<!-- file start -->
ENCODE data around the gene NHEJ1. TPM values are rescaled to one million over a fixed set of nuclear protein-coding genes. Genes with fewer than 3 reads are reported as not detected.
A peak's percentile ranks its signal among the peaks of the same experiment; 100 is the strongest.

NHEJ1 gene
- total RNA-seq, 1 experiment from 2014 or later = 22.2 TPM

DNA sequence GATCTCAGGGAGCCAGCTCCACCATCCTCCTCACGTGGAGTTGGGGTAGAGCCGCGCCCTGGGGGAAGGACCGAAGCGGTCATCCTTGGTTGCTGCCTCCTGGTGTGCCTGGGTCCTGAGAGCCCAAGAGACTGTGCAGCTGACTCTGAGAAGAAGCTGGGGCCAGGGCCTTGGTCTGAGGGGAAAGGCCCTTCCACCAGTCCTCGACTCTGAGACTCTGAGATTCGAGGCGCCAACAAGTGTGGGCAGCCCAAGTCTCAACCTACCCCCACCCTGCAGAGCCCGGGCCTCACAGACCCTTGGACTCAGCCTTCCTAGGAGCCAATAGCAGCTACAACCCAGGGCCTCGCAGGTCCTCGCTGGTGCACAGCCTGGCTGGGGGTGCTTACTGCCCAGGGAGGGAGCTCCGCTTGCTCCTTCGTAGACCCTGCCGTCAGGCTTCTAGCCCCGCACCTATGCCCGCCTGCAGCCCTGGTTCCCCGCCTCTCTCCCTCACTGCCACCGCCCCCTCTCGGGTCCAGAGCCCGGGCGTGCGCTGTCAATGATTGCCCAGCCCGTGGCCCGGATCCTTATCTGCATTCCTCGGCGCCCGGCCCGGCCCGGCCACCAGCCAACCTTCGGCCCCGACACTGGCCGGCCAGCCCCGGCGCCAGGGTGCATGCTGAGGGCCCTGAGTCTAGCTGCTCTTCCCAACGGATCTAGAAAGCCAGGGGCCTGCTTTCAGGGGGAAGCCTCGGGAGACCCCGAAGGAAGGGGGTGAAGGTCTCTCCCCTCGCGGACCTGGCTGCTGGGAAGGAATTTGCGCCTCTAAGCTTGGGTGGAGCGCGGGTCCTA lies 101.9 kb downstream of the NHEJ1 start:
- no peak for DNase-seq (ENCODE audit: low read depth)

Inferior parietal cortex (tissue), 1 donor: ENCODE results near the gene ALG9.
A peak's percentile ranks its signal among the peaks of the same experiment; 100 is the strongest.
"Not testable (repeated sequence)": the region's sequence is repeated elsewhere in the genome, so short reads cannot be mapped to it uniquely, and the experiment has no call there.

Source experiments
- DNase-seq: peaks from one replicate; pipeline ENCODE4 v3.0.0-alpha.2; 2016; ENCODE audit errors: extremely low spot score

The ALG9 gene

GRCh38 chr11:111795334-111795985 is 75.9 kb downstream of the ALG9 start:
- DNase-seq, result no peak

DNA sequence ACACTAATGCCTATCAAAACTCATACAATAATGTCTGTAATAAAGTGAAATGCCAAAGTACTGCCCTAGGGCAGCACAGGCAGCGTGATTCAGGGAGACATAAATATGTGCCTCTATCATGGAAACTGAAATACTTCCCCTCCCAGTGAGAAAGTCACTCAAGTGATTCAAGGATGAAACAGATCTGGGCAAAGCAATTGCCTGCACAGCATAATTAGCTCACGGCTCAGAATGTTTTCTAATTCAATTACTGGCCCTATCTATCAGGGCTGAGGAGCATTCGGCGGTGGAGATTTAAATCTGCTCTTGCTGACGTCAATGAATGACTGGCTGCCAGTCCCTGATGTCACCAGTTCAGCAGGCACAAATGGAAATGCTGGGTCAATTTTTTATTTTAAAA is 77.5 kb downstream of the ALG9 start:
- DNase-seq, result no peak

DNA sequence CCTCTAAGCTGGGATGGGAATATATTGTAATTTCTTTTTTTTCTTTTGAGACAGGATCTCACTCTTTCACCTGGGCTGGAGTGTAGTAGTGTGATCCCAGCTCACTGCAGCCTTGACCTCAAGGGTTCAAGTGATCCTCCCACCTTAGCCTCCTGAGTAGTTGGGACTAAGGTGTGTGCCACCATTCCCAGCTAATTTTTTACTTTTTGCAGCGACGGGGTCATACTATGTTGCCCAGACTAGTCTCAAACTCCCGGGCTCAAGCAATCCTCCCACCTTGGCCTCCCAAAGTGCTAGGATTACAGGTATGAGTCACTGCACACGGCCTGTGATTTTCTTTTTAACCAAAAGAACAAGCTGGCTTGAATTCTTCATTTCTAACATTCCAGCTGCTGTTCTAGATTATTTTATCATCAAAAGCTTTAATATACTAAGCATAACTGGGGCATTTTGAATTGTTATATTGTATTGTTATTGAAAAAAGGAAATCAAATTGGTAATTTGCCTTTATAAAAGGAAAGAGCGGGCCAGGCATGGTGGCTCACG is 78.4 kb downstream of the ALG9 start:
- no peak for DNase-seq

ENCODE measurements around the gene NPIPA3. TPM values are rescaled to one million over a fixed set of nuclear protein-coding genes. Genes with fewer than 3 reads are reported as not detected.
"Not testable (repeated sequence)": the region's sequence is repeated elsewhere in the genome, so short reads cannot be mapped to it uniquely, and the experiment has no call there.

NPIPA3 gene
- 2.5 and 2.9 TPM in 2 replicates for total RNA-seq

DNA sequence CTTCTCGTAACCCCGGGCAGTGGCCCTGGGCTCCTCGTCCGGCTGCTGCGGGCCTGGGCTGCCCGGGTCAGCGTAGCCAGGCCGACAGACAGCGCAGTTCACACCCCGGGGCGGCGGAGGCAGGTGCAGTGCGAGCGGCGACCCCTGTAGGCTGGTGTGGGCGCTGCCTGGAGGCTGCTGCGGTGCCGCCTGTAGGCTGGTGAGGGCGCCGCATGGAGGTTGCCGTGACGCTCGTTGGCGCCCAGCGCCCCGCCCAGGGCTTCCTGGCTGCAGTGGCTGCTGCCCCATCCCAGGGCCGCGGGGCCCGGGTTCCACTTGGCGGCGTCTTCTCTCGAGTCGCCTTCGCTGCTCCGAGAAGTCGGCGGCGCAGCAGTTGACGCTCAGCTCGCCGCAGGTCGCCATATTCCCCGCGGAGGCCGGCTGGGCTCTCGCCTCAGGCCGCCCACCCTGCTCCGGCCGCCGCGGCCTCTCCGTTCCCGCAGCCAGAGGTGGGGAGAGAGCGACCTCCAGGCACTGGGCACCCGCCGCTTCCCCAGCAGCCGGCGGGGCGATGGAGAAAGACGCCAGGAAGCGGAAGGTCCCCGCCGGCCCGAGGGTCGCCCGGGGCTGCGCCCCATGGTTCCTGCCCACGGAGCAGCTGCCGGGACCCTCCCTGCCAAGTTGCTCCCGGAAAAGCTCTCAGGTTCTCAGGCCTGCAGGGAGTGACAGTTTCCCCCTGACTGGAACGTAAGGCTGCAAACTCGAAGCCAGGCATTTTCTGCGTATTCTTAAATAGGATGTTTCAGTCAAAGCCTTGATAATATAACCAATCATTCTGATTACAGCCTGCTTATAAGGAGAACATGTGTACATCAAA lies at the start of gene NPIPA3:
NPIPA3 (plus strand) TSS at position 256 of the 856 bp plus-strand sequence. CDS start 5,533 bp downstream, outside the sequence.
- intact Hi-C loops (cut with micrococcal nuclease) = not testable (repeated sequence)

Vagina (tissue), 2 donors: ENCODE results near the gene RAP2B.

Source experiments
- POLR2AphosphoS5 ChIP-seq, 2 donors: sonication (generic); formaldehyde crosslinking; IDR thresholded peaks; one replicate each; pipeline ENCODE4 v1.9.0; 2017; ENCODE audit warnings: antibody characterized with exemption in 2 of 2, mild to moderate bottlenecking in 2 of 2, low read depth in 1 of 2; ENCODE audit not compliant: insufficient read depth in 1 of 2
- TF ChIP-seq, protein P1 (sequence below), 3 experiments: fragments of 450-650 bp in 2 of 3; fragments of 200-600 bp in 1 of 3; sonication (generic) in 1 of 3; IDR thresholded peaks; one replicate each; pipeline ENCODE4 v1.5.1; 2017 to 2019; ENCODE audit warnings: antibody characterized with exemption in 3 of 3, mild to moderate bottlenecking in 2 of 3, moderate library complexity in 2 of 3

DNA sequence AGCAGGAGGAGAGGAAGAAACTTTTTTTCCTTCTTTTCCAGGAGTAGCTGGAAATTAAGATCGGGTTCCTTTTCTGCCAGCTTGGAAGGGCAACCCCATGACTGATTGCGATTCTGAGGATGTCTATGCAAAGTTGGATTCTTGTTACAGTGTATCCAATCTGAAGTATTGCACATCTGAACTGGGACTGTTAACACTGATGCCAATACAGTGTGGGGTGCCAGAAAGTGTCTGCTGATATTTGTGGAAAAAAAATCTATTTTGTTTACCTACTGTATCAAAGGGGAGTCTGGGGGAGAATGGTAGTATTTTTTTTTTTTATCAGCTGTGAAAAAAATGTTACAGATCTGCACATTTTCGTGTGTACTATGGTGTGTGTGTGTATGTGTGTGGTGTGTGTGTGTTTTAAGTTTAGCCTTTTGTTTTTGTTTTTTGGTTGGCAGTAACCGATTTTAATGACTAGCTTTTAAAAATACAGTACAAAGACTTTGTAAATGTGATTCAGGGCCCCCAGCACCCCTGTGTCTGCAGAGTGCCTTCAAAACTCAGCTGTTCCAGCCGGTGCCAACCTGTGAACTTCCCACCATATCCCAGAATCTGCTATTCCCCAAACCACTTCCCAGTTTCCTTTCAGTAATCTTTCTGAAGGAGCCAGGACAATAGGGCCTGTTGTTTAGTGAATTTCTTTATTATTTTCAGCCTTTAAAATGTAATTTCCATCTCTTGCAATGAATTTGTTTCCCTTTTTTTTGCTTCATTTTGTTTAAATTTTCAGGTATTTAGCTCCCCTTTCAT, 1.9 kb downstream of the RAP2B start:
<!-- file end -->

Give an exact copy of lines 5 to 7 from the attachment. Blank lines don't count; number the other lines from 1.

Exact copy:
DNA sequence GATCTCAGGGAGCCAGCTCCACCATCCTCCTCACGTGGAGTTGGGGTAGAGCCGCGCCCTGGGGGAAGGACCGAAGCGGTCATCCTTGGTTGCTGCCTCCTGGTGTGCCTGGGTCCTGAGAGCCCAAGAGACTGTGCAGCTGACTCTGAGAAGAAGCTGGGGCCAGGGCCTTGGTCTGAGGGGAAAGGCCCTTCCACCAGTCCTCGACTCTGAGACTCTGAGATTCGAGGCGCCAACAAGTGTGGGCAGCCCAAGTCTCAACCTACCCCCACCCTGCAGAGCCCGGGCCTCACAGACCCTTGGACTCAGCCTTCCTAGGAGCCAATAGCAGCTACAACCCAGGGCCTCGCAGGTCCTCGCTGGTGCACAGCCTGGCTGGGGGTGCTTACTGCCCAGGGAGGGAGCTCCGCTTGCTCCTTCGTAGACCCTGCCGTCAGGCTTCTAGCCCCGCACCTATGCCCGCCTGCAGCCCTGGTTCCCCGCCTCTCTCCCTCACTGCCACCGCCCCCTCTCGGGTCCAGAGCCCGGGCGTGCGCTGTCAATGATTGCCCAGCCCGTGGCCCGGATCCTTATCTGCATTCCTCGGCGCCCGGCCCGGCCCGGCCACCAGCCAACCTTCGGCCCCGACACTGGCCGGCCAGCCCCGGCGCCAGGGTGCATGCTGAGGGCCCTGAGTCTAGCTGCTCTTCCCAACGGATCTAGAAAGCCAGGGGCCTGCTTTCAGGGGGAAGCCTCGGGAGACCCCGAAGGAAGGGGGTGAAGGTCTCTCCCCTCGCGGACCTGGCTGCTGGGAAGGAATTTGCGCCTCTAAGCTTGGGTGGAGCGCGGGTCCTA lies 101.9 kb downstream of the NHEJ1 start:
- no peak for DNase-seq (ENCODE audit: low read depth)

Inferior parietal cortex (tissue), 1 donor: ENCODE results near the gene ALG9.